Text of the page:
Poker Clubs and Municipal Court

In Texas, gambling is illegal. Gambling is so illegal, in fact, that allowing charitable raffles at rodeos required Texas to amend its Constitution. See, Tex. Const. Art 3, Sec. 47 (d-1), Proposition No. 1, Nov. 2, 2021. Chapter 47 of the Penal Code clearly sets out a prohibition on, effectively, all gambling. Tex. Pen. Code § 47.02. Given this, one might wonder about the gambling clubs opening in several cities.

An affirmative defense exists in Chapter 47. Gambling is not illegal if: the gambling occurred in a public place; no person received any economic benefit other than personal winnings; and except for the advantage of skill or luck, the risks of losing and the chances of winning were the same for all participants. The poker clubs which have opened in cities in Texas operate under the theory that they are legal under Chapter 47 because they are private clubs, charge a membership fee but do not take a cut of winnings, and the games do not favor any player other than through skill or luck. Whether this is true is a legal question.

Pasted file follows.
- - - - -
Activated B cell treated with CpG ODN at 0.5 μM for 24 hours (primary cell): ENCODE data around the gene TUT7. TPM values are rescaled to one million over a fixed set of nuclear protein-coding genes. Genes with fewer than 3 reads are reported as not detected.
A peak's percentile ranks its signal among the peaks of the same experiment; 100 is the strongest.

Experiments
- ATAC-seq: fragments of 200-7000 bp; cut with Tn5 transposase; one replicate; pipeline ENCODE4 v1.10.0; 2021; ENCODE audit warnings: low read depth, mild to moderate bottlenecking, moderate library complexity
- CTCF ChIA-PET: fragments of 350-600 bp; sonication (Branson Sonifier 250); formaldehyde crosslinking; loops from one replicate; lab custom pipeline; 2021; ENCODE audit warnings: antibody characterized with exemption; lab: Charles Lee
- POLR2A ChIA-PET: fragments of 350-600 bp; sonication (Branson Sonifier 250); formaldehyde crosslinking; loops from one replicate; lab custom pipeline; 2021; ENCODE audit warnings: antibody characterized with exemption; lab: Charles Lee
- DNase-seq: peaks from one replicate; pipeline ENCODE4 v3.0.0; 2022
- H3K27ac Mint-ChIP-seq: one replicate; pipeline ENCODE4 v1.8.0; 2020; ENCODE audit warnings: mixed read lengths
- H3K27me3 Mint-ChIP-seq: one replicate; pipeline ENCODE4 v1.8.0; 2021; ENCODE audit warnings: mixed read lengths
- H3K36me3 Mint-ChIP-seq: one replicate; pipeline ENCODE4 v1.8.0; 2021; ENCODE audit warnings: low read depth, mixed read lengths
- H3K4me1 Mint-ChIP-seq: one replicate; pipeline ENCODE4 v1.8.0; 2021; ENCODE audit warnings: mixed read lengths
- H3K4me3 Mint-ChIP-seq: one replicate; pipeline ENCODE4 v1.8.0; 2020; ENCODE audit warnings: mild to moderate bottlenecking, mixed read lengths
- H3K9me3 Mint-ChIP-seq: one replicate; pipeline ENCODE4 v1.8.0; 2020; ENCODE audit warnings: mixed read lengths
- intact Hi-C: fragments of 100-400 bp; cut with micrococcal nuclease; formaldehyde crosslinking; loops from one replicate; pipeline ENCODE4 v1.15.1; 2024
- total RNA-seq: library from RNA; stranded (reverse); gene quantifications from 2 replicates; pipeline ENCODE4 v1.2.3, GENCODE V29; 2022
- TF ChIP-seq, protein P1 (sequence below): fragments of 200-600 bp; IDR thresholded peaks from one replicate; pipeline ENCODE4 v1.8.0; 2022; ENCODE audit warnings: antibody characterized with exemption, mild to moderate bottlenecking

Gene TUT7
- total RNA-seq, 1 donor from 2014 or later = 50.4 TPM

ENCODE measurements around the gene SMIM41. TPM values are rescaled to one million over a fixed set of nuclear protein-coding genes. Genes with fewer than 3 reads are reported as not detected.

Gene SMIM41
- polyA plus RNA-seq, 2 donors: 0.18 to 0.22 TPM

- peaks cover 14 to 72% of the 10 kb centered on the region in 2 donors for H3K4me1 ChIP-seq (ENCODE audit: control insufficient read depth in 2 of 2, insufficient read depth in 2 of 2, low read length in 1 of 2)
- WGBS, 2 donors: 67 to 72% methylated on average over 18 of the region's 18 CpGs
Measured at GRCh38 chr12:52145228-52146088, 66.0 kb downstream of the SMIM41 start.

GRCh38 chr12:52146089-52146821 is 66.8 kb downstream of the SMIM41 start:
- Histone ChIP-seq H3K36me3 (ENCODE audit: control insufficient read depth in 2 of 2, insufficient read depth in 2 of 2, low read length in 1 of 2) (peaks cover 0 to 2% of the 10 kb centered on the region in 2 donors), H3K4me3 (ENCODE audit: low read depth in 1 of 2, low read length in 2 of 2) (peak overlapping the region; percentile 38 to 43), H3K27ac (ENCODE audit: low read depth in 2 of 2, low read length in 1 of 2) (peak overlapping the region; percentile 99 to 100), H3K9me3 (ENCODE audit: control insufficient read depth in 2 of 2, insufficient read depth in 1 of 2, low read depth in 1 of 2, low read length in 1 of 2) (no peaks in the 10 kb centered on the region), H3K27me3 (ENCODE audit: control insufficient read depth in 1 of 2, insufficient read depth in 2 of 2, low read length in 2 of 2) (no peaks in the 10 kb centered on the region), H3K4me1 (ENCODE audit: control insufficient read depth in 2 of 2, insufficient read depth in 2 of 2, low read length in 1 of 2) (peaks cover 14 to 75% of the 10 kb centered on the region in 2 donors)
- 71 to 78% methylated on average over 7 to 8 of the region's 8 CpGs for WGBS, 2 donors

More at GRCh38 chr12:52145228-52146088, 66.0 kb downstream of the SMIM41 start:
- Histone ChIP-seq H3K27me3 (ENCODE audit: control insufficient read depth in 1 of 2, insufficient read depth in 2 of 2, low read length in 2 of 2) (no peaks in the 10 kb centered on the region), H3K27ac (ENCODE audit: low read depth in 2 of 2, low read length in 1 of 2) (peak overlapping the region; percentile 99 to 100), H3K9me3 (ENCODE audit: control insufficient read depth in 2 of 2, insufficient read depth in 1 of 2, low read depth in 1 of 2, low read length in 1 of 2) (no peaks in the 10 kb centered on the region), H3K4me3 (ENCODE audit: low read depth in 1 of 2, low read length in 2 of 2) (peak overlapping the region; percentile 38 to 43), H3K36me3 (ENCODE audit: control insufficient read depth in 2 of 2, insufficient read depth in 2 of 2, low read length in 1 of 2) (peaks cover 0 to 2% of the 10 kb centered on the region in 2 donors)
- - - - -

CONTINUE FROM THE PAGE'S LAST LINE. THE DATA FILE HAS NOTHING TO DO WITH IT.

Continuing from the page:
The Texas Attorney General has declined to issue an opinion on this question, pending the outcome of a case which has brought this before the Texas Supreme Court.

Many cities in Texas have considered whether to issue certificates of occupancy for gaming clubs. In Dallas, one club, The Texas Card House, applied for a certificate of occupancy, and the certificate was granted. Then it was revoked, reinstated, and revoked again. The matter has now been appealed to the Fifth Court of Appeals in Dallas. Depending upon the outcome of the Texas Card House v. Espinoza case, cities which granted these certificates may seek to enforce their zoning ordinances though any available means. Beyond the criminal enforcement of zoning ordinances, prohibited gambling under Penal Code Section 47.02 is a class C misdemeanor. Although these may not yet have found their way to municipal courts, there is a very real possibility that they will, depending upon how courts decide this point of law.

Published by markgoodner

General Counsel & Director of Education, TMCEC

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